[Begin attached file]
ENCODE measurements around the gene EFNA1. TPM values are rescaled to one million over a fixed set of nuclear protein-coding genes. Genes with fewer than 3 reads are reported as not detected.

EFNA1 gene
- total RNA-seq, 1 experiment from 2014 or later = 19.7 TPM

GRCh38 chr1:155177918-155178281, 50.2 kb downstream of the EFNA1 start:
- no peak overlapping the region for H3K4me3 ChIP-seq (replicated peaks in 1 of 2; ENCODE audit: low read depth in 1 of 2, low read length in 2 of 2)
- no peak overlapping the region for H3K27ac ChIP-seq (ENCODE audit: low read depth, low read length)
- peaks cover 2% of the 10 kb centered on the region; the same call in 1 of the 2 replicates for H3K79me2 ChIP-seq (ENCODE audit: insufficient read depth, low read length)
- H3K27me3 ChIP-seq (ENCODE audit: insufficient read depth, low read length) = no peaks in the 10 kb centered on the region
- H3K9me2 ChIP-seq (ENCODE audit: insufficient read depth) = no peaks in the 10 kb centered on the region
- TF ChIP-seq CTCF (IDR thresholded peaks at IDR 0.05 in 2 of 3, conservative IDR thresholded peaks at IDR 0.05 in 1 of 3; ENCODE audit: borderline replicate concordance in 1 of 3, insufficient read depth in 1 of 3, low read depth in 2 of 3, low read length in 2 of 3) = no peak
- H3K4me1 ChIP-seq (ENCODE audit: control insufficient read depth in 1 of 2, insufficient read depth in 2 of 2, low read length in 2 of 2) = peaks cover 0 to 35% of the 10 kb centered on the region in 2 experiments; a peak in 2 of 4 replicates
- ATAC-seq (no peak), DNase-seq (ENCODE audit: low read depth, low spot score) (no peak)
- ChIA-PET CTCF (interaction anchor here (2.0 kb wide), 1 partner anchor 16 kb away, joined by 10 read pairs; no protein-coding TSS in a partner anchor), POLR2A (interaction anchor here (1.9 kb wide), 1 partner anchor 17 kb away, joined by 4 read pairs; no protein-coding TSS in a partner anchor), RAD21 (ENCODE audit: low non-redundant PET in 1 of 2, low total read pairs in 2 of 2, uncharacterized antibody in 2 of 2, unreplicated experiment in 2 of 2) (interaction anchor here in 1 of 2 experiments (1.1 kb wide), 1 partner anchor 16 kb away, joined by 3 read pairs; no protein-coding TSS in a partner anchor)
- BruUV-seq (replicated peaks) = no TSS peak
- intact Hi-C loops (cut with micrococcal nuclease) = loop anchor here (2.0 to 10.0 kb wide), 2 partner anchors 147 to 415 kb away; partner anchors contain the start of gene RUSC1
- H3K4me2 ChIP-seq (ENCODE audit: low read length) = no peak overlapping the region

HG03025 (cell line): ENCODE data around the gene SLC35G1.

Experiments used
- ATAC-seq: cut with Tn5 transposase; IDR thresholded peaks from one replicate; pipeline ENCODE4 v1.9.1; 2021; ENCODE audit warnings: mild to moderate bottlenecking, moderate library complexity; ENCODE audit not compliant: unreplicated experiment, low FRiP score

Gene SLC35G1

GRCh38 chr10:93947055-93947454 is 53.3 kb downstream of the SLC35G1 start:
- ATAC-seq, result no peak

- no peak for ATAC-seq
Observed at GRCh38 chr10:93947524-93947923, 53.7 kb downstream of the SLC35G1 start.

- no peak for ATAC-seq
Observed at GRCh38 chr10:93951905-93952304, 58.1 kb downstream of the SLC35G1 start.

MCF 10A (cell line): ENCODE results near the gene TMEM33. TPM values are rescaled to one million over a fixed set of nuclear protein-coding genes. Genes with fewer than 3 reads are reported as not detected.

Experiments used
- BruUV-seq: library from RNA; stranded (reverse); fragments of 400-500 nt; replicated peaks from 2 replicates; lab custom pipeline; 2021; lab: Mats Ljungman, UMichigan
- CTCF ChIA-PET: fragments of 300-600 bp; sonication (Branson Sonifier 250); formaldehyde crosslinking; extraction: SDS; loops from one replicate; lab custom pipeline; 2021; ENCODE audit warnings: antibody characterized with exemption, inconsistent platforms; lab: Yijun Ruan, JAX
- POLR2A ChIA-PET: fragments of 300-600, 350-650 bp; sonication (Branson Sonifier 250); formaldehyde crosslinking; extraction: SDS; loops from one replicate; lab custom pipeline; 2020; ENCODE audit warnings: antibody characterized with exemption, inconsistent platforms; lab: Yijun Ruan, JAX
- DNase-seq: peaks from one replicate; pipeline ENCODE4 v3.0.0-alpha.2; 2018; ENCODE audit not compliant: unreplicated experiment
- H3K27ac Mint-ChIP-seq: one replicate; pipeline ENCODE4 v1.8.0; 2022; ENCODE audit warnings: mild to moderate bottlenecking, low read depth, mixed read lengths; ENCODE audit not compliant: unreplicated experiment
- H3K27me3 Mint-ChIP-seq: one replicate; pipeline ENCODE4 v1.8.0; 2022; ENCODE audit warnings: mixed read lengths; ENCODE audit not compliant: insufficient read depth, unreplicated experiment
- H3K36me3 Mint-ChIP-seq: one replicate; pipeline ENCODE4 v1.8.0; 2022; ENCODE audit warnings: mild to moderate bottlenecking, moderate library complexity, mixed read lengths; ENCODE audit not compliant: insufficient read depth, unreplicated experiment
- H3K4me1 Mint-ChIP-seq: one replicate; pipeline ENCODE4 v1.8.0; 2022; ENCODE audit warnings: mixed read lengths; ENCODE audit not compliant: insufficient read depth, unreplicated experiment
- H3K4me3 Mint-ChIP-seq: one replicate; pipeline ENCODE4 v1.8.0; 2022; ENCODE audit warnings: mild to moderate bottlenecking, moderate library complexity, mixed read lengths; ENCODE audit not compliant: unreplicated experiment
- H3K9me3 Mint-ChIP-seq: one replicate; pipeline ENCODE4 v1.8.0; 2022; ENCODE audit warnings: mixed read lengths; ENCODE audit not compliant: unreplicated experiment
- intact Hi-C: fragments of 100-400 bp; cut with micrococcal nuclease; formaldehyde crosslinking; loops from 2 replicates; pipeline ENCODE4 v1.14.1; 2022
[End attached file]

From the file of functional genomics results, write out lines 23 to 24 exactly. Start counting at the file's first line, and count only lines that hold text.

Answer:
- no peak for ATAC-seq
Observed at GRCh38 chr10:93947524-93947923, 53.7 kb downstream of the SLC35G1 start.